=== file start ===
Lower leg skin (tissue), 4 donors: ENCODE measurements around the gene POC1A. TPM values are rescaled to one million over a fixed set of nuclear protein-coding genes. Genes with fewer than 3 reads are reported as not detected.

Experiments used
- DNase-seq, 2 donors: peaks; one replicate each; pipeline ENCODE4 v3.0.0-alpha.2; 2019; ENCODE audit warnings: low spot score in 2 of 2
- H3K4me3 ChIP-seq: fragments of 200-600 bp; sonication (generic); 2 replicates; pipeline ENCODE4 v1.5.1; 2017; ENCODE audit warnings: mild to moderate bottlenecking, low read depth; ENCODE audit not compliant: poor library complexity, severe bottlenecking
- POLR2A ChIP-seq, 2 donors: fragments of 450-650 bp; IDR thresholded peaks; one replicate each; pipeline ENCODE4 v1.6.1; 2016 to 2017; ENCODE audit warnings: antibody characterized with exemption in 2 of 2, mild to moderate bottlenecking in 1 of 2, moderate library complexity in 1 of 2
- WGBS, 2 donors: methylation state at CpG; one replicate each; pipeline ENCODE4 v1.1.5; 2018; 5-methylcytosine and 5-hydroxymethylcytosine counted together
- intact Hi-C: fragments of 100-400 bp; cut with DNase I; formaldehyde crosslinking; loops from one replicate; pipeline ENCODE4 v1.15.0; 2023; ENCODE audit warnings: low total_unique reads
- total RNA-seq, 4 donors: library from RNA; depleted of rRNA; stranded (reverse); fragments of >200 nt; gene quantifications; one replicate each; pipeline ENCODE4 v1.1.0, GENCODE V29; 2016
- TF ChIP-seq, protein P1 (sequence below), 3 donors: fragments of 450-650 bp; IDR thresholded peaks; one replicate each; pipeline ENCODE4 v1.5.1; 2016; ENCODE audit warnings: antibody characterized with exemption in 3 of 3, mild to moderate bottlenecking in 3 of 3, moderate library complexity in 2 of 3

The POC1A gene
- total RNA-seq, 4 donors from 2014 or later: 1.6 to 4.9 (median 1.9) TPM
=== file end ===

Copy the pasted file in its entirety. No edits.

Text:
Lower leg skin (tissue), 4 donors: ENCODE measurements around the gene POC1A. TPM values are rescaled to one million over a fixed set of nuclear protein-coding genes. Genes with fewer than 3 reads are reported as not detected.

Experiments used
- DNase-seq, 2 donors: peaks; one replicate each; pipeline ENCODE4 v3.0.0-alpha.2; 2019; ENCODE audit warnings: low spot score in 2 of 2
- H3K4me3 ChIP-seq: fragments of 200-600 bp; sonication (generic); 2 replicates; pipeline ENCODE4 v1.5.1; 2017; ENCODE audit warnings: mild to moderate bottlenecking, low read depth; ENCODE audit not compliant: poor library complexity, severe bottlenecking
- POLR2A ChIP-seq, 2 donors: fragments of 450-650 bp; IDR thresholded peaks; one replicate each; pipeline ENCODE4 v1.6.1; 2016 to 2017; ENCODE audit warnings: antibody characterized with exemption in 2 of 2, mild to moderate bottlenecking in 1 of 2, moderate library complexity in 1 of 2
- WGBS, 2 donors: methylation state at CpG; one replicate each; pipeline ENCODE4 v1.1.5; 2018; 5-methylcytosine and 5-hydroxymethylcytosine counted together
- intact Hi-C: fragments of 100-400 bp; cut with DNase I; formaldehyde crosslinking; loops from one replicate; pipeline ENCODE4 v1.15.0; 2023; ENCODE audit warnings: low total_unique reads
- total RNA-seq, 4 donors: library from RNA; depleted of rRNA; stranded (reverse); fragments of >200 nt; gene quantifications; one replicate each; pipeline ENCODE4 v1.1.0, GENCODE V29; 2016
- TF ChIP-seq, protein P1 (sequence below), 3 donors: fragments of 450-650 bp; IDR thresholded peaks; one replicate each; pipeline ENCODE4 v1.5.1; 2016; ENCODE audit warnings: antibody characterized with exemption in 3 of 3, mild to moderate bottlenecking in 3 of 3, moderate library complexity in 2 of 3

The POC1A gene
- total RNA-seq, 4 donors from 2014 or later: 1.6 to 4.9 (median 1.9) TPM